The development of the notion of zero began, in my opinion, when mathematicians tried to answer these questions. Three Hindu mathematicians, Brahmagupta, Mahavira and Bhaskara tried to answer these in their treatise. In the 7th century Brahmagupta attempted to provide rules for addition and subtraction involving zero. The sum of zero and a negative number is negative, the sume of a positive number and zero if positive, the sum of zero and zero is zero. A negative number subtracted from zero is positive, a positive number subtracted from zero is negative, zero subtracted from a negative number is nagative, zero subtracted from a positive number is positive, zero subtracted from zero is zero.

Brahmagupta also says that any number multiplied by zero is zero. But problems arise when he tries to explain division. While he is unsure about what division of a number by zero means, he wrongly gives zero divided by zero to be zero. Brahmagupta's is the first attempt from any mathematician to explain the arithmetic operations on natural numbers and zero.

In the 9th century, Mahavira updated Brahmagupta's attempts at defining operations using zero. Although he correctly finds out that a number multiplied by zero is zero, but wrongly says that a number remains unchanged when divided by zero.

The next valiant attempt came from Bhaskara in the 11th century. Division of zero still remained an illusive mystery. A quantity divided by zero becomes a fraction the denominator of which is zero. This fraction is termed an infinite quantity. In this quantity consisting of that which has zero for its divisor, there is no alteration, though many may be inserted or extracted; as no change takes place in the infinite and immutable God when worlds are created or destroyed, though numerous orders of beings are absorbed or put forth.

This, in its face value seems correct, by suggesting that any number when divided by zero is infinity, Bhaskara suggeted that zero multiplied by infinity is any number, and hence all numbers are equal, which is not correct. But Bhaskara did correctly find out that the square of zero is zero, as is the square root. The Indian numeral system and its place value, decimal system of enumeration came to the attention of the Arabs in the seventh or eighth century, and served as the basis for the well known advancement in Arab mathematics, represented by figures such as al-Khwarizmi. Al-Khwarizmi wrote Al'Khwarizmi on the Hindu Art of Reckoning that described the Indian place-value system of numerals based on numerals 1 through 9 and 0. Scholars like ibn Ezra and al-Samawal used the notion of zero from al-Khwarizmi's work. In the 12th century al- Samawal extended arithmetic operations using zero as follows.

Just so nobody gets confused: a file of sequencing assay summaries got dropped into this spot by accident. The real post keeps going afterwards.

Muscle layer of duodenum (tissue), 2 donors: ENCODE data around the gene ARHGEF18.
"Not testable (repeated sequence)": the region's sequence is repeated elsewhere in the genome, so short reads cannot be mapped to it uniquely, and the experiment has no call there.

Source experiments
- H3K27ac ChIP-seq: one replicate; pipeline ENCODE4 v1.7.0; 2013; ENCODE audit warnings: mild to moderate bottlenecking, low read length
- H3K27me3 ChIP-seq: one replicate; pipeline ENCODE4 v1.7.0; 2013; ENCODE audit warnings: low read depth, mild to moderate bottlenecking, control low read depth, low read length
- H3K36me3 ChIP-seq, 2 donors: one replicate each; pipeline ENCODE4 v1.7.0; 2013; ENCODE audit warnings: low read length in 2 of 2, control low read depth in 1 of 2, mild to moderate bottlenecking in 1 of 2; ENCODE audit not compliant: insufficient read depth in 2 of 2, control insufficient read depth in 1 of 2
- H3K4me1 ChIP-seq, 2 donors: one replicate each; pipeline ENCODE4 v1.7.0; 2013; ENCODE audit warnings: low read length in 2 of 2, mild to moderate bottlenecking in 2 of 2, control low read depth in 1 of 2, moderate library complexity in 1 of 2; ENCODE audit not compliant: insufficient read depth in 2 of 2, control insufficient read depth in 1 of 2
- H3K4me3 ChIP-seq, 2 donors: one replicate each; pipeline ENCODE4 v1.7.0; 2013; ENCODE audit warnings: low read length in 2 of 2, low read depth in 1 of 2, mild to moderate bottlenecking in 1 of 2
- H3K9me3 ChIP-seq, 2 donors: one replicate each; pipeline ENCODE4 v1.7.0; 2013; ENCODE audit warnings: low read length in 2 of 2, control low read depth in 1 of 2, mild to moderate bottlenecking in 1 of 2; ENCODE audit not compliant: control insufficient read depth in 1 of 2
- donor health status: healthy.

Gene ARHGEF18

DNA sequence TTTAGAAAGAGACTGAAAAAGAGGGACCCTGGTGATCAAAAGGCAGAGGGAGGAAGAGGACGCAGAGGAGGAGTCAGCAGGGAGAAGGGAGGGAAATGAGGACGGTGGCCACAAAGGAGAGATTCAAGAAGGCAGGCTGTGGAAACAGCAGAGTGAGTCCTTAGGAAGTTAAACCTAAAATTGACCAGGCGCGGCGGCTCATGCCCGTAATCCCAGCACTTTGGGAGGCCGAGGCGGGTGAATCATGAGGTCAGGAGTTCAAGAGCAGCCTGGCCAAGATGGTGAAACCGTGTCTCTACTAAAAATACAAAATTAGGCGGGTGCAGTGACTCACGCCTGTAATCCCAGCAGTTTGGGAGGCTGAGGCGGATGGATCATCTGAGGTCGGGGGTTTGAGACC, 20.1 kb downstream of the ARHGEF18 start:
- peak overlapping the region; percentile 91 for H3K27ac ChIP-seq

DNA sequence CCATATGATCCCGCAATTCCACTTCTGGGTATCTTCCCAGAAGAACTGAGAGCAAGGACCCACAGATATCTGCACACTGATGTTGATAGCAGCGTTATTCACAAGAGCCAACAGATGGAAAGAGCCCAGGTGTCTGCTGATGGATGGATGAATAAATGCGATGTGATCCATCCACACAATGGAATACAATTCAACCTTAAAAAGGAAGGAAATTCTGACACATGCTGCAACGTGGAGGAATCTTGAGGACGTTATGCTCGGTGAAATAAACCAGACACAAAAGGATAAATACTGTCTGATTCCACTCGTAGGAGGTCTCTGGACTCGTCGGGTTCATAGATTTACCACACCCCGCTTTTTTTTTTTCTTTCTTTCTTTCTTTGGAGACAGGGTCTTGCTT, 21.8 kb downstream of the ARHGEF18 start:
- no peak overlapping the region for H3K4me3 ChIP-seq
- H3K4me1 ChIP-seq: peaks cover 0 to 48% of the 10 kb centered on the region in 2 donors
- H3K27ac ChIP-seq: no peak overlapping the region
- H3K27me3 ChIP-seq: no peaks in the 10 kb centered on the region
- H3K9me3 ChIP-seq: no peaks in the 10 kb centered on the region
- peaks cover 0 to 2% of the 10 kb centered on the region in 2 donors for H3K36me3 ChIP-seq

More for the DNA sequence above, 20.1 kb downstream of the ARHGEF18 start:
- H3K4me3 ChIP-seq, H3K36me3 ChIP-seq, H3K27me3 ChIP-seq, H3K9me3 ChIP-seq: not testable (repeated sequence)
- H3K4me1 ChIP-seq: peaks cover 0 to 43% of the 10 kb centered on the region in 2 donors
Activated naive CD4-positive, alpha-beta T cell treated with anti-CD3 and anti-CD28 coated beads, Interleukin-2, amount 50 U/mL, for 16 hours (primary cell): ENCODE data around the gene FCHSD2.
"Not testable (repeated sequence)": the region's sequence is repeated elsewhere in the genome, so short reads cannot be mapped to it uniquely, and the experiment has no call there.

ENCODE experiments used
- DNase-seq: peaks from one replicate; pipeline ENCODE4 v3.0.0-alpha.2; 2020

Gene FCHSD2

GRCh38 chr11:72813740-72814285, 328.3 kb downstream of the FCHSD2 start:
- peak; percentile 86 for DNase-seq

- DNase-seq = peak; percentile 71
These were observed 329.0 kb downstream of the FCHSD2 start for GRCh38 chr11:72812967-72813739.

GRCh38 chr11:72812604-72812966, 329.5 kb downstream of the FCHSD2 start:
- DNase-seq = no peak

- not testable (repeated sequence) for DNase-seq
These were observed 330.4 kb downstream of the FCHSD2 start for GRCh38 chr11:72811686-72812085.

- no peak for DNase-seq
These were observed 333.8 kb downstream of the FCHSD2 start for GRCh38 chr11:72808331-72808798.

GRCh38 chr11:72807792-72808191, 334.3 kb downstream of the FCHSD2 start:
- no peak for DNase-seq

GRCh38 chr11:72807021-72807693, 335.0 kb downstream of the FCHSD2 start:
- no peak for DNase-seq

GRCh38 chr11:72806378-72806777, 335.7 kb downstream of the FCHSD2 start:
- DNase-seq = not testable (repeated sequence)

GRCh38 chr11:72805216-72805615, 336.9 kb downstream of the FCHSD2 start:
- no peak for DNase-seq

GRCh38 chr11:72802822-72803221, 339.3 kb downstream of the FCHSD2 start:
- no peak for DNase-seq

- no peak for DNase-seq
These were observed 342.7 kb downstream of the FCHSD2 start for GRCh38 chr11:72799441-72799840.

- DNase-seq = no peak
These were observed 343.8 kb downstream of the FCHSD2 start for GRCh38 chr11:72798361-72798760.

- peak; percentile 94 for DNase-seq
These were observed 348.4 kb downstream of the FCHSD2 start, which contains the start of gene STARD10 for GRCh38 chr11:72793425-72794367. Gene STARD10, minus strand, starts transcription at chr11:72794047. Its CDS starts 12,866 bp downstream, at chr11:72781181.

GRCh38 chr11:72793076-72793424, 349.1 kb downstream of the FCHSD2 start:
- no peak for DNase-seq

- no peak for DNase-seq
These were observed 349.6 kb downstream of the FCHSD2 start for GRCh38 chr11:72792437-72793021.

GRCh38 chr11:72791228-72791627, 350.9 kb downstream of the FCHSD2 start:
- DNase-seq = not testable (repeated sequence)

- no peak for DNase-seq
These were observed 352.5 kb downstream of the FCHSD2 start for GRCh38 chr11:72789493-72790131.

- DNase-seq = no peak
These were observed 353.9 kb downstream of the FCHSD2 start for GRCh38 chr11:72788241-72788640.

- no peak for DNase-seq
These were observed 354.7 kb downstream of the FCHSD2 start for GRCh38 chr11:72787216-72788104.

If we subtract a positive number from zero the same negative number remains, ... if we subtract a negative number from zero the same positive number remains.

Zero also reached eastwards from India to China, where Chinese scholars Chin Chiu-Shao and Chu Shih-Chieh made use of the same symbol O for a places-based system in the 12th and 13th centuries respectively. From the time of Han (206 to 220 BC), Chinese scholars used a place-value system called the suan zi ("calculation using rods") that was a regular system that used horizontal and vertical lines that used to denote the nine numerals. Ifrah says that "Thus one could be forgiven for assuming that following the links established between India and China at the beginning of the beginning of the first millennium BC, Indian scholars were influenced by Chinese mathematicians to create their own system in an imitation of the Chinese counting method." [See 4] He goes on to argue that in suan zi, the zero appeared at a much later date. Thus the notion of zero helps one to recognize the originality of the Indian mathematicians vis-a-vis their Chinese counterparts. Ifra also establishes that the Chinese scholars overcame the difficulties the absence of zeros caused in trying to represent numbers like 1,270,000 often either using characters of their ordinary counting system (a non-positional system that did not require the use of a zero) or simply by empty spaces. After providing a sequence of clues, [in 4], Ifrah continues "It was only after the eighth century BC, and doubtless due to the influence of the Indian Buddhist missionaries, that Chinese mathematicians introduced the use of zero in the form of a little circle or dot (signs that originated in India),...".

Zero reached Europe in the twelfth century when Adelard of Bath translated al-Khwarizmi's works into Latin [See 1]. Fibonacci was one of the main mathematicians who accepted the concepts of zero in Europe. He was an important link between the Hindu-Arabic number system. In his treatise Liber Abaci ("a tract about the abacus"), published in 1202, he described the nine Indian symbols together with the symbol O for zero, but it was not widely accepted until much later.

Significantly, Fibonacci spoke of numbers 1 through 9, but a "sign" O. Although he brought the notion of zero to Europe, it is clear that he was not able to reach the sophistication of Indians like Brahamagupta, Mahavira and Bhaskara, nor of the Arabic mathematicians like al-Samawal. The Europeans were at first resistant to this system, being attached to the far less logical Roman numeral system (notably the Romans never propounded the idea of zero), but their eventual adoption of this system arguably led to the scientific revolution that began to sweep Europe beginning by the middle of the second millennium. However, it was not until the 17th century that zero found widespread acceptance through a lot of resistance.